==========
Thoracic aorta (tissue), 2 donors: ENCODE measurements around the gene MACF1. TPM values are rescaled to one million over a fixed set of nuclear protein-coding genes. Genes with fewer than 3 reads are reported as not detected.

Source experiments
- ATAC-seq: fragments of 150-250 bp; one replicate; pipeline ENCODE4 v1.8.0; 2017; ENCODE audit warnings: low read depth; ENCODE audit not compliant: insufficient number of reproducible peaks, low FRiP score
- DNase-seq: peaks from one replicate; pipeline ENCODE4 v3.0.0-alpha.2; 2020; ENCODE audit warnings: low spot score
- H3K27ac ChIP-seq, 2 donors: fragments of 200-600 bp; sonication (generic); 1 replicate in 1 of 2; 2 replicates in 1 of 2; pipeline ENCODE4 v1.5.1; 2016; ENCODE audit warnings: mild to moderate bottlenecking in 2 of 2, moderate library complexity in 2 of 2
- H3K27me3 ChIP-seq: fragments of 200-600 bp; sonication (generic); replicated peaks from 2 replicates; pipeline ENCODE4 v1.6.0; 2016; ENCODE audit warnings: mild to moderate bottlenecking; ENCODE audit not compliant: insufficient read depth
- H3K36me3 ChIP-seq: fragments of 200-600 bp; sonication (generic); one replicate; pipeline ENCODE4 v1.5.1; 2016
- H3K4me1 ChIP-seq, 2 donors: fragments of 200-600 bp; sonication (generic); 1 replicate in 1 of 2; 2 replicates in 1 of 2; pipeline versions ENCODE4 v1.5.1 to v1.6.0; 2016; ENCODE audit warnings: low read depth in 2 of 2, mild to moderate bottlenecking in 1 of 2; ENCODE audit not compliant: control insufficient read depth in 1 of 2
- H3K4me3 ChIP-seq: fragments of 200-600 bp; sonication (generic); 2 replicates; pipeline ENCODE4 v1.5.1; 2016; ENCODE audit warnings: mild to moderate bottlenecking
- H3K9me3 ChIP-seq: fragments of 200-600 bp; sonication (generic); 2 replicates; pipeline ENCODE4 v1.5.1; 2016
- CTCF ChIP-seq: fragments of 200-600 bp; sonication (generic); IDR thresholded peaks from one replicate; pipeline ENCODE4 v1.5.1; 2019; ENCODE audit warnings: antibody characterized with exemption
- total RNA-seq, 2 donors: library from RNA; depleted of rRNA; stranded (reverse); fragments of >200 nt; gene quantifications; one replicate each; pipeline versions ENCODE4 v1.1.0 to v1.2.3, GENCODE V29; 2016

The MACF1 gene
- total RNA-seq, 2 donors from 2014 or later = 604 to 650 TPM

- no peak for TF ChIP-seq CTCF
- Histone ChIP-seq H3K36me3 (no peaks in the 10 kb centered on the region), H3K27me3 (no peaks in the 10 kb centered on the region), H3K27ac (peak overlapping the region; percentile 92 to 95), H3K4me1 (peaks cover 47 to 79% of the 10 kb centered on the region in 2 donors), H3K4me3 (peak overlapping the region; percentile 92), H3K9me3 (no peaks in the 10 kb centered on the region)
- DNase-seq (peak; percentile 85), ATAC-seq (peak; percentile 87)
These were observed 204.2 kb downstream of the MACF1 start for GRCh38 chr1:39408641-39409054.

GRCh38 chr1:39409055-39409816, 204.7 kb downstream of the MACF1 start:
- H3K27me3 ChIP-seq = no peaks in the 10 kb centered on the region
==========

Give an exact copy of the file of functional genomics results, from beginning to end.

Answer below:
Thoracic aorta (tissue), 2 donors: ENCODE measurements around the gene MACF1. TPM values are rescaled to one million over a fixed set of nuclear protein-coding genes. Genes with fewer than 3 reads are reported as not detected.

Source experiments
- ATAC-seq: fragments of 150-250 bp; one replicate; pipeline ENCODE4 v1.8.0; 2017; ENCODE audit warnings: low read depth; ENCODE audit not compliant: insufficient number of reproducible peaks, low FRiP score
- DNase-seq: peaks from one replicate; pipeline ENCODE4 v3.0.0-alpha.2; 2020; ENCODE audit warnings: low spot score
- H3K27ac ChIP-seq, 2 donors: fragments of 200-600 bp; sonication (generic); 1 replicate in 1 of 2; 2 replicates in 1 of 2; pipeline ENCODE4 v1.5.1; 2016; ENCODE audit warnings: mild to moderate bottlenecking in 2 of 2, moderate library complexity in 2 of 2
- H3K27me3 ChIP-seq: fragments of 200-600 bp; sonication (generic); replicated peaks from 2 replicates; pipeline ENCODE4 v1.6.0; 2016; ENCODE audit warnings: mild to moderate bottlenecking; ENCODE audit not compliant: insufficient read depth
- H3K36me3 ChIP-seq: fragments of 200-600 bp; sonication (generic); one replicate; pipeline ENCODE4 v1.5.1; 2016
- H3K4me1 ChIP-seq, 2 donors: fragments of 200-600 bp; sonication (generic); 1 replicate in 1 of 2; 2 replicates in 1 of 2; pipeline versions ENCODE4 v1.5.1 to v1.6.0; 2016; ENCODE audit warnings: low read depth in 2 of 2, mild to moderate bottlenecking in 1 of 2; ENCODE audit not compliant: control insufficient read depth in 1 of 2
- H3K4me3 ChIP-seq: fragments of 200-600 bp; sonication (generic); 2 replicates; pipeline ENCODE4 v1.5.1; 2016; ENCODE audit warnings: mild to moderate bottlenecking
- H3K9me3 ChIP-seq: fragments of 200-600 bp; sonication (generic); 2 replicates; pipeline ENCODE4 v1.5.1; 2016
- CTCF ChIP-seq: fragments of 200-600 bp; sonication (generic); IDR thresholded peaks from one replicate; pipeline ENCODE4 v1.5.1; 2019; ENCODE audit warnings: antibody characterized with exemption
- total RNA-seq, 2 donors: library from RNA; depleted of rRNA; stranded (reverse); fragments of >200 nt; gene quantifications; one replicate each; pipeline versions ENCODE4 v1.1.0 to v1.2.3, GENCODE V29; 2016

The MACF1 gene
- total RNA-seq, 2 donors from 2014 or later = 604 to 650 TPM

- no peak for TF ChIP-seq CTCF
- Histone ChIP-seq H3K36me3 (no peaks in the 10 kb centered on the region), H3K27me3 (no peaks in the 10 kb centered on the region), H3K27ac (peak overlapping the region; percentile 92 to 95), H3K4me1 (peaks cover 47 to 79% of the 10 kb centered on the region in 2 donors), H3K4me3 (peak overlapping the region; percentile 92), H3K9me3 (no peaks in the 10 kb centered on the region)
- DNase-seq (peak; percentile 85), ATAC-seq (peak; percentile 87)
These were observed 204.2 kb downstream of the MACF1 start for GRCh38 chr1:39408641-39409054.

GRCh38 chr1:39409055-39409816, 204.7 kb downstream of the MACF1 start:
- H3K27me3 ChIP-seq = no peaks in the 10 kb centered on the region